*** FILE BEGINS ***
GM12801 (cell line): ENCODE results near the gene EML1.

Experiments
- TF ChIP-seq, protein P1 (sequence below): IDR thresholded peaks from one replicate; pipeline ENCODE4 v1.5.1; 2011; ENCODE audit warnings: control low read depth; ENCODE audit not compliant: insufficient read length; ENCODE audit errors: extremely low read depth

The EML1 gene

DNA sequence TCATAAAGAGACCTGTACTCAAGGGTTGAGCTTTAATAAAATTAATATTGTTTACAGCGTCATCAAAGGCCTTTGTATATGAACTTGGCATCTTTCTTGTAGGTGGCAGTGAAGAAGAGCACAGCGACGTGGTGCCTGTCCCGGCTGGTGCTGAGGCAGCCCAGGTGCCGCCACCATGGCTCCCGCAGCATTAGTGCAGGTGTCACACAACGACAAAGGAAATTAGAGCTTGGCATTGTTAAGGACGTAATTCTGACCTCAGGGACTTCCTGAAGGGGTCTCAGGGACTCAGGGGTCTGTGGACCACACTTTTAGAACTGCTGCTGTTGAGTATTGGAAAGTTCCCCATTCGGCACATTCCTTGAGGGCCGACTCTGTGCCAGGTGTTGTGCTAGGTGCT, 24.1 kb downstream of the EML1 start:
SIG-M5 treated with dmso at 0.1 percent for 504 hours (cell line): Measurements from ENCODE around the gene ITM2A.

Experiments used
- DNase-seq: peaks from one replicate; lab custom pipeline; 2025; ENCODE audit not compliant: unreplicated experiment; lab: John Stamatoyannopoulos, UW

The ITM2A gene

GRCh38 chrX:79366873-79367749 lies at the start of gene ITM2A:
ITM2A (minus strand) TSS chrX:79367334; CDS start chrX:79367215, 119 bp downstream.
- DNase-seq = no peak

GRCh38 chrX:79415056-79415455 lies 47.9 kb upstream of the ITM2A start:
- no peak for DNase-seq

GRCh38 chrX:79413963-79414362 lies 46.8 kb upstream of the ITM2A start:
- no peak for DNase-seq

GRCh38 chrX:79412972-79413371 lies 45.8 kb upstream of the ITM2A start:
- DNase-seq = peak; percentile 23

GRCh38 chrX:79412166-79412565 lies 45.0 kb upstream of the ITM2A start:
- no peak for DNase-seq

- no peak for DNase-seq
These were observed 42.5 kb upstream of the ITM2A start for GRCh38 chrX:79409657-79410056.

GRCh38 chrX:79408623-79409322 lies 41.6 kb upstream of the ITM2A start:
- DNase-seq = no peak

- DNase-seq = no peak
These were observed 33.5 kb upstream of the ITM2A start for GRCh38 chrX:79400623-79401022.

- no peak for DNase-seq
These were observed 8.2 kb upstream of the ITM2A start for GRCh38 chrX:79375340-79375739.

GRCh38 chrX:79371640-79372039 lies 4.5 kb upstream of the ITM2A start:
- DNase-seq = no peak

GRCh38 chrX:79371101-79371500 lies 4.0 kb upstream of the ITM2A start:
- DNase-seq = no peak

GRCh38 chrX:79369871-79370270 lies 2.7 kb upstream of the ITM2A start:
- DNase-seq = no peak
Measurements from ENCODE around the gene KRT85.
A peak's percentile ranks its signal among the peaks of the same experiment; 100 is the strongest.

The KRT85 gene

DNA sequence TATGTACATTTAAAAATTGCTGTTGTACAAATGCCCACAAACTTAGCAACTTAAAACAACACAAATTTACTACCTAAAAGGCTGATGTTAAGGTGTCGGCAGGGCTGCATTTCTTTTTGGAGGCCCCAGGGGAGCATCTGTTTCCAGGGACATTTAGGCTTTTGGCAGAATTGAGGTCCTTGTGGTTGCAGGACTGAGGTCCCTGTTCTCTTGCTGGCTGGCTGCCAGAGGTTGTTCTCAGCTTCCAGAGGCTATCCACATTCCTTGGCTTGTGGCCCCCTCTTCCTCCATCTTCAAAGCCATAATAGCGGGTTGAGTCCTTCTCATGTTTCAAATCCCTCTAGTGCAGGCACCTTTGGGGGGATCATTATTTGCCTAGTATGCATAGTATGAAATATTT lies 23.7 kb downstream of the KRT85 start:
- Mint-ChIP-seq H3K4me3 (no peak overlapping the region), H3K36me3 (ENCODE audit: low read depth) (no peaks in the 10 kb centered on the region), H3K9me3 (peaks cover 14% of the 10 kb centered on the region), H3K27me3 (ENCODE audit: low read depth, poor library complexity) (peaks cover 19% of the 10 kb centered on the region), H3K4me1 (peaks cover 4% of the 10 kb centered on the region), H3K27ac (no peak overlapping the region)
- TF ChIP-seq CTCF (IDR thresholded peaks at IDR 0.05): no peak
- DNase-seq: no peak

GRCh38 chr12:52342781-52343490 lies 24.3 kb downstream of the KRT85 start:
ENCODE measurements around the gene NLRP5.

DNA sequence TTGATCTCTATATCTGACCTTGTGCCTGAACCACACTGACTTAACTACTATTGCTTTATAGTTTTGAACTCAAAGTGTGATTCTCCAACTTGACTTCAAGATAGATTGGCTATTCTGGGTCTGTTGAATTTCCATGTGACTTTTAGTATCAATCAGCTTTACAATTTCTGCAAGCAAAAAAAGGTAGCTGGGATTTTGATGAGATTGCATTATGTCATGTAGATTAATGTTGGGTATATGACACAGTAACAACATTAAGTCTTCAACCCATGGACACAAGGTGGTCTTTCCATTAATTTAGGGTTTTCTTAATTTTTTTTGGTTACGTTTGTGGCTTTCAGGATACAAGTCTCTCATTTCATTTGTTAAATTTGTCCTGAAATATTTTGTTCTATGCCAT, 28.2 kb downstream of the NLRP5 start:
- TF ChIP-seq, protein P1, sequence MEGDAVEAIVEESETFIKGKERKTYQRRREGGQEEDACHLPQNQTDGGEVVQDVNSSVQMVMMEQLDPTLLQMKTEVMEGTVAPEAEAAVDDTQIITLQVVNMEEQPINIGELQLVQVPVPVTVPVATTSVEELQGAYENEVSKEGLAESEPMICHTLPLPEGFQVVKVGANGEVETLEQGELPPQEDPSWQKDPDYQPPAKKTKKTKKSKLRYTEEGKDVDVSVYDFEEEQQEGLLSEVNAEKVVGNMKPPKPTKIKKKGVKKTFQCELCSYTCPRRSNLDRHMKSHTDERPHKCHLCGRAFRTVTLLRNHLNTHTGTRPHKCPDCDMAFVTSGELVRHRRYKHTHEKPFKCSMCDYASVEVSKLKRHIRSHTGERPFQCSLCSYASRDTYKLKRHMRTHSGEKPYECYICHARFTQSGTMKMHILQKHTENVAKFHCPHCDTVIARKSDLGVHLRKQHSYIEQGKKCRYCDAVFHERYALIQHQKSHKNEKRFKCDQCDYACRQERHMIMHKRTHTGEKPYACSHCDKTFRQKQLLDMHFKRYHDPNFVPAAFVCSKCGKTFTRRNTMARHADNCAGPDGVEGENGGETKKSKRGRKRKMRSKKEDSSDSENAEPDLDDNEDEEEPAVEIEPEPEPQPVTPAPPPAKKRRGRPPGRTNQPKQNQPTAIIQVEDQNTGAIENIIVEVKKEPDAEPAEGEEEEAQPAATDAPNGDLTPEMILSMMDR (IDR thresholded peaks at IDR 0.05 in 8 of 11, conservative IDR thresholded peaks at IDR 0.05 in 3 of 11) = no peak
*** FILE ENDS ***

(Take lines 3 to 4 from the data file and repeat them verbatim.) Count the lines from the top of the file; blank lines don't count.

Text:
- TF ChIP-seq, protein P1 (sequence below): IDR thresholded peaks from one replicate; pipeline ENCODE4 v1.5.1; 2011; ENCODE audit warnings: control low read depth; ENCODE audit not compliant: insufficient read length; ENCODE audit errors: extremely low read depth

The EML1 gene